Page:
MLB Free Agency Primer: Breaking Down All 47 Starting Pitchers

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(Photo by Mike Stobe/Getty Images) /
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(Photo by Justin Berl/Getty Images) /

Mid-Rotation/Backend Options

The older, not as exciting options for a rotation. While the prior group has players with some upside, this group of pitchers has seen the best of their careers pass them by but have shown they can still contribute in a rotation.

Chris Archer (31)

*$9MM club option with a $1.75MM buyout*

W/L: 3-9 IP: 119.2 ERA: 5.19 K/9: 10.8 WHIP: 1.412 FIP: 5.02 bWAR: 0.8

Summary: We’ve seen Archer be an absolutely dynamic pitcher at points in his career. However, we haven’t seen that pitcher in years. After the 2016 season, his career ERA sat at 3.51 with a 9.3 K/9 mark. Since then, his ERA has risen to 4.43 and his strikeout numbers have dropped considerably.

The drop mostly aligns with his switch from Tampa Bay to Pittsburgh, so a change in scenery could very well be what Archer needs. However, it’s up to the Pirates whether they keep him or not. An ERA north of five in the National League doesn’t bode well for a starter though.

Risks: Signing Archer is in and of itself a risk. He’s been a bad pitcher as of late, and adding that to your rotation is a risk. However, the idea of adding him is all about him regaining the potential we saw during his first few years in the league.

Potential contract: the Pirates would have to pay Archer $1.75 million dollars to not play for them, so a one-year “prove it” deal could be in play, but a multi-year contract could be in play for the 31-year old as well.

(Photo by Mitchell Leff/Getty Images)
(Photo by Mitchell Leff/Getty Images) /

Jake Arrieta (34)

*can opt out of remaining one year and $20MM unless Phillies exercise a two-year, $40MM option*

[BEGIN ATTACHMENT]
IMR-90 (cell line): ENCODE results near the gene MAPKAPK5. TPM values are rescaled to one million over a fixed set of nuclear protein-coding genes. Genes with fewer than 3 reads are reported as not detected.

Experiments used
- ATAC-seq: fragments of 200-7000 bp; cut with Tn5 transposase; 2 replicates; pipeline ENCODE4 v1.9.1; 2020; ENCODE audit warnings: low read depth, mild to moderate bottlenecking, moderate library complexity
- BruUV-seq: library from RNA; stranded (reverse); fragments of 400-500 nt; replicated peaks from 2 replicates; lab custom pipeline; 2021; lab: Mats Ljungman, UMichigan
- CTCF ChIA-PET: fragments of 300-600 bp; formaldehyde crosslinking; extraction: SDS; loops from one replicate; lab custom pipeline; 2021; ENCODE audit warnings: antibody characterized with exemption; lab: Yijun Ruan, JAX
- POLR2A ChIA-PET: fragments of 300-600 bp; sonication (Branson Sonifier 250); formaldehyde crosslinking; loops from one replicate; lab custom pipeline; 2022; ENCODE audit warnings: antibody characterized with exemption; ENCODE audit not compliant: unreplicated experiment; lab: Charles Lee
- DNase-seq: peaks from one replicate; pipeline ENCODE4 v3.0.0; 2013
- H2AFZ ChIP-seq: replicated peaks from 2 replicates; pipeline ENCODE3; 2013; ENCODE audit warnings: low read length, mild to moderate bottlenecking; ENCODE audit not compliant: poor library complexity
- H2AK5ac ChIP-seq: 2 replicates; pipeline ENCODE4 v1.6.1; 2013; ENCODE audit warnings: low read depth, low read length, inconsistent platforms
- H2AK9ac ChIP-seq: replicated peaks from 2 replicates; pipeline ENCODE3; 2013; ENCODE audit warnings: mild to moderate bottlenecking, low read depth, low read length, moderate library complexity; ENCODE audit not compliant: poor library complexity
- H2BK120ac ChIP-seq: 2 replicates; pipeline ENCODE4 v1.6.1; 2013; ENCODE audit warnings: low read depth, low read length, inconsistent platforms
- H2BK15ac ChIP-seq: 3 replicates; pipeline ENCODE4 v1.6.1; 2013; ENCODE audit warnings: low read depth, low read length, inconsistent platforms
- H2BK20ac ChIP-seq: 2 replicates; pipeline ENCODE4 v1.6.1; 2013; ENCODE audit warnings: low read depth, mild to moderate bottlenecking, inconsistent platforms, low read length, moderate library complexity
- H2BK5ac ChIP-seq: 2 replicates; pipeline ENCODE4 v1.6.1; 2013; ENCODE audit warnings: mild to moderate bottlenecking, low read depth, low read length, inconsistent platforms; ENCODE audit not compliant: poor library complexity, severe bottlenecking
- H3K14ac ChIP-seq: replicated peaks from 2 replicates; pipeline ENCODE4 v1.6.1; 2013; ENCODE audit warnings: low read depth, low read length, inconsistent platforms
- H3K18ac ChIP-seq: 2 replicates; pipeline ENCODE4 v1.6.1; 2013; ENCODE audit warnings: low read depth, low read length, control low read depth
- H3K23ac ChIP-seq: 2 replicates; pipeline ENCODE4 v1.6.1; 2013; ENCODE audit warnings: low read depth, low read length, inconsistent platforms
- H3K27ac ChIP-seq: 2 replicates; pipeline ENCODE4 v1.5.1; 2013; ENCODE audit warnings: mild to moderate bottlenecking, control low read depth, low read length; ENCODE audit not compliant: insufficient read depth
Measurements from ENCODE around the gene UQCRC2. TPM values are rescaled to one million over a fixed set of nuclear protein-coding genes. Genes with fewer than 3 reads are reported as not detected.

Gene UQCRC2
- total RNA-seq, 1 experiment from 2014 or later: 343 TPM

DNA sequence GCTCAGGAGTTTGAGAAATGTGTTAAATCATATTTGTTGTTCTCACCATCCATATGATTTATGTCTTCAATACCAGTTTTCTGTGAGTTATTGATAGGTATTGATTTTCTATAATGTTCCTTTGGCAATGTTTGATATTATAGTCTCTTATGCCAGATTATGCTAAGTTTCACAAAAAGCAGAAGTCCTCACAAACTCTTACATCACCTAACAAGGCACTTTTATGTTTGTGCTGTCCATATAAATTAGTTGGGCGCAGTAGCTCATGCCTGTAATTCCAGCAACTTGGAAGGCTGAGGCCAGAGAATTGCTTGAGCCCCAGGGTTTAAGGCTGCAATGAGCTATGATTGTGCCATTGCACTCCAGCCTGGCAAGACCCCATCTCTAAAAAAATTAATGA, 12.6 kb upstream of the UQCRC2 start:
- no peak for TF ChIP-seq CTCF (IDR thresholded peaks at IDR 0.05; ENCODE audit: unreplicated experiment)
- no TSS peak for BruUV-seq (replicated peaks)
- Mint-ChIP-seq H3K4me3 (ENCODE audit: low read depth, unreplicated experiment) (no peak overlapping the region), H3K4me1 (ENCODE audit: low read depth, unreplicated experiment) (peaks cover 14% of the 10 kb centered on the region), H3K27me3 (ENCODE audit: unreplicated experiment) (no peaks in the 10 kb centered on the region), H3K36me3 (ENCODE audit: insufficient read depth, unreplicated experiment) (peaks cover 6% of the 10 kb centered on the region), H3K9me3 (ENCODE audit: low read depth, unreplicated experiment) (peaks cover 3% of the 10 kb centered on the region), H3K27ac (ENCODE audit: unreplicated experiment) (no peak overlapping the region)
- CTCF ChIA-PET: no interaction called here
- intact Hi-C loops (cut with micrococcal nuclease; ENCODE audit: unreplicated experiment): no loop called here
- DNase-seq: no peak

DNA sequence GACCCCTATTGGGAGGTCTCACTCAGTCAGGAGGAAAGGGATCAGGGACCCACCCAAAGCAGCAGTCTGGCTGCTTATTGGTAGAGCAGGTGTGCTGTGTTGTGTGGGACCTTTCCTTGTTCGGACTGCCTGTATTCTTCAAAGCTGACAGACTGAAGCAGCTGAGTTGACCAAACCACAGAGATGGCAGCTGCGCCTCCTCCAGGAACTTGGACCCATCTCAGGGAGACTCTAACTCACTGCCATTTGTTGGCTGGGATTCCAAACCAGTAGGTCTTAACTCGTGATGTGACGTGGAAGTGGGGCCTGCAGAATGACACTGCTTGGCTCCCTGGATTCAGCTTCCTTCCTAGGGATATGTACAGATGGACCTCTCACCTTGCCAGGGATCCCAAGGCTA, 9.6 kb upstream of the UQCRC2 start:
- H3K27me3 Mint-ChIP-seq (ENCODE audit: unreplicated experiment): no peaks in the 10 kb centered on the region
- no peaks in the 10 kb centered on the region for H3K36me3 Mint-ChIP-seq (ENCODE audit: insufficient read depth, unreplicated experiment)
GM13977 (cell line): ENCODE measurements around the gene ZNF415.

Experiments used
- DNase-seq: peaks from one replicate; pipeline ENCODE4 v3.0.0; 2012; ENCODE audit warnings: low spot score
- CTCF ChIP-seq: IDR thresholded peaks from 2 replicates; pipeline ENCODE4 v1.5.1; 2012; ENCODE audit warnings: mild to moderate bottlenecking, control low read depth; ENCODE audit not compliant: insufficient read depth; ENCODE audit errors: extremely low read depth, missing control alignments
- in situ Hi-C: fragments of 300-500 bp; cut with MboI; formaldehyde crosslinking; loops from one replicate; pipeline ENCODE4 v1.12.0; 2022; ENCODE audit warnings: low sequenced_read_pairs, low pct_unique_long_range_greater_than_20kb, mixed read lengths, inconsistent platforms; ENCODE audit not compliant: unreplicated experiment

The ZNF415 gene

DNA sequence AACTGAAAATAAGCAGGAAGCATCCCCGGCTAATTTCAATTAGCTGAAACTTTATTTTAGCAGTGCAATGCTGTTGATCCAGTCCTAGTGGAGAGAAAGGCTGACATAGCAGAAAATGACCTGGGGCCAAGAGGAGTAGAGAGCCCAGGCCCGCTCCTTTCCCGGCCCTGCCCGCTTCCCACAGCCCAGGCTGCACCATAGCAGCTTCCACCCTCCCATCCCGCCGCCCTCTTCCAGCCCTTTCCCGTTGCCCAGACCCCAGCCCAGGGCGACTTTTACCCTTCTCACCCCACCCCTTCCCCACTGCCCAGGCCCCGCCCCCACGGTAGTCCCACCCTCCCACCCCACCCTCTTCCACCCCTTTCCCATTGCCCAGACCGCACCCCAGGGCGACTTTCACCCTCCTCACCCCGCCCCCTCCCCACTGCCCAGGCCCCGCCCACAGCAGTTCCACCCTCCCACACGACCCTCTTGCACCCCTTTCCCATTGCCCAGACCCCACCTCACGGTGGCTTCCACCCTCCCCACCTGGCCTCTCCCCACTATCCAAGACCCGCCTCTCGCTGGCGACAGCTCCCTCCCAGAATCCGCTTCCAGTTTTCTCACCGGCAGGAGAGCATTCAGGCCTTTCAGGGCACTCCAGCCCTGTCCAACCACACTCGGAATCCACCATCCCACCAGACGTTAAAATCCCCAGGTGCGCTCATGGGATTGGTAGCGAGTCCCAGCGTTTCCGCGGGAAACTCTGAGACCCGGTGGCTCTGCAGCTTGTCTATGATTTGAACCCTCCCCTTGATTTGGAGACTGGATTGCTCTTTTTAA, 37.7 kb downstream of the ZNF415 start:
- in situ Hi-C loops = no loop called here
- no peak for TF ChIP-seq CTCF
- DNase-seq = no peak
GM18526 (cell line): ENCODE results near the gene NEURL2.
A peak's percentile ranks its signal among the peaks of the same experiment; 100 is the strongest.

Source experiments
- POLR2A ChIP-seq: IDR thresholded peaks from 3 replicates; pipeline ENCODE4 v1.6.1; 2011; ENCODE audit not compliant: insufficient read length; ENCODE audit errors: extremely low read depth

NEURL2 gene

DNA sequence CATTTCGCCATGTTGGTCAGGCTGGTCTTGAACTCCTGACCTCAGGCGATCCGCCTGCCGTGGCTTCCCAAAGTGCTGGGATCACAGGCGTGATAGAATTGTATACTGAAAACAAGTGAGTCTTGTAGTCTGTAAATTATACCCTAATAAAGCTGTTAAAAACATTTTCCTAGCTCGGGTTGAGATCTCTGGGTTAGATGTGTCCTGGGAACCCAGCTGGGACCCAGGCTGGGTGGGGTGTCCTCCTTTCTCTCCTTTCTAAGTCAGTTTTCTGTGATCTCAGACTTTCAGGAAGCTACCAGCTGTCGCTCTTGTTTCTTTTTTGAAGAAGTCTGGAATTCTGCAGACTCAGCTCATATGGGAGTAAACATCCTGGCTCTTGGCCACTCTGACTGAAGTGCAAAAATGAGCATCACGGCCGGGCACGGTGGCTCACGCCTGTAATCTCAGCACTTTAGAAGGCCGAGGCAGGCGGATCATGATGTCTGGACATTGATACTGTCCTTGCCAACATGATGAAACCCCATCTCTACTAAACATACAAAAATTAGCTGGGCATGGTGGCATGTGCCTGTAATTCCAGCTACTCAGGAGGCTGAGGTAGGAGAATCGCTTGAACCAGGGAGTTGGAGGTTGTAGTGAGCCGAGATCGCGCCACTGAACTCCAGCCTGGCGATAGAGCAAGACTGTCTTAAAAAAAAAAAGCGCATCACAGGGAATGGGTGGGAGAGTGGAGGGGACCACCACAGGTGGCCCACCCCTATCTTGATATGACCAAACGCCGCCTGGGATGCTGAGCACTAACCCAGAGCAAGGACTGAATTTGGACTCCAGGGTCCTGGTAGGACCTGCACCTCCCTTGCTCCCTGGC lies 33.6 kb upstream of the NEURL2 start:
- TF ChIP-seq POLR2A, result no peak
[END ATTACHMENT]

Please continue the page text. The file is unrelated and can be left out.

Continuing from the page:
W/L: 8-8 IP: 135.1 ERA: 4.64 K/9: 7.3 WHIP: 1.474 FIP: 4.89 bWAR: 0.9

Summary: This was an incredibly rough season for Arrieta. After a successful first season in Philadelphia, his age started catching up with him. He experienced a sharp decline in his stuff, and was eventually shut down for the season due to bone spurs in his elbow. Arrietta saw decline in nearly every stat, including ERA, K:BB, HR/9, H/9, FIP, and BB/9.

Risks: What it really boils down to for Arrieta is whether his down year was credited to his poor health or rather just a decline in skill. At 34-years old, his best days and Cy Young seasons are behind him, but he needs to set out and prove he can still be of value to a rotation.

Potential contract: It seems very unlikely Arrieta opts out of his contract with the Phillies. With $20 million owed to Arrieta in 2020, there’s no reason for him to opt out and look for a multi-year deal considering a two-year free agent deal would likely fall short of the amount the Phillies will pay him otherwise.

(Photo by Victor Decolongon/Getty Images)
(Photo by Victor Decolongon/Getty Images) /

Homer Bailey (34)

W/L: 13-9 IP: 163.1 ERA: 4.57 K/9: 8.2 WHIP: 1.316 FIP: 4.11 bWAR: 1.9

Summary: In 2019, Homer Bailey has had a bounce back season of sorts. After a combined ERA of 6.25 from 2015-2018, Bailey was an effective arm for the backend of the Oakland A’s rotation. He’s been an average pitcher throughout his career, and it seems he’s back to that point after a rough few years.

The key to this rebound was Bailey’s strikeout numbers. He didn’t allow nearly as much contact as he had in recent years, and it translated to overall success on the mound.

Risks: The risks for Homer Bailey are the same as any other average pitcher that’s getting up there in age. He may very well have had one good year, he could fall off the cliff next year, any multi-year deal is a bad investment, and so on.

Potential contract: Bailey is going to have a handful of suitors, and likely contenders, bidding for his services. Teams with limited money to spend and good organizational philosophy (cough cough Houston cough cough) will be looking to attain Bailey, and at this point he could very well be chasing a ring.

(Photo by Kathryn Riley/Getty Images)
(Photo by Kathryn Riley/Getty Images) /

Andrew Cashner (33)